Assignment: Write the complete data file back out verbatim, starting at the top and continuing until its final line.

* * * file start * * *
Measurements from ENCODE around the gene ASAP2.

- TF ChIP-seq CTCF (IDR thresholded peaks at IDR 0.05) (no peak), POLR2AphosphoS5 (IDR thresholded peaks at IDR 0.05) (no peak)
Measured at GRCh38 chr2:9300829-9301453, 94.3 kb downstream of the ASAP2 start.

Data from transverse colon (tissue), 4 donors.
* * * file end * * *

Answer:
Measurements from ENCODE around the gene ASAP2.

- TF ChIP-seq CTCF (IDR thresholded peaks at IDR 0.05) (no peak), POLR2AphosphoS5 (IDR thresholded peaks at IDR 0.05) (no peak)
Measured at GRCh38 chr2:9300829-9301453, 94.3 kb downstream of the ASAP2 start.

Data from transverse colon (tissue), 4 donors.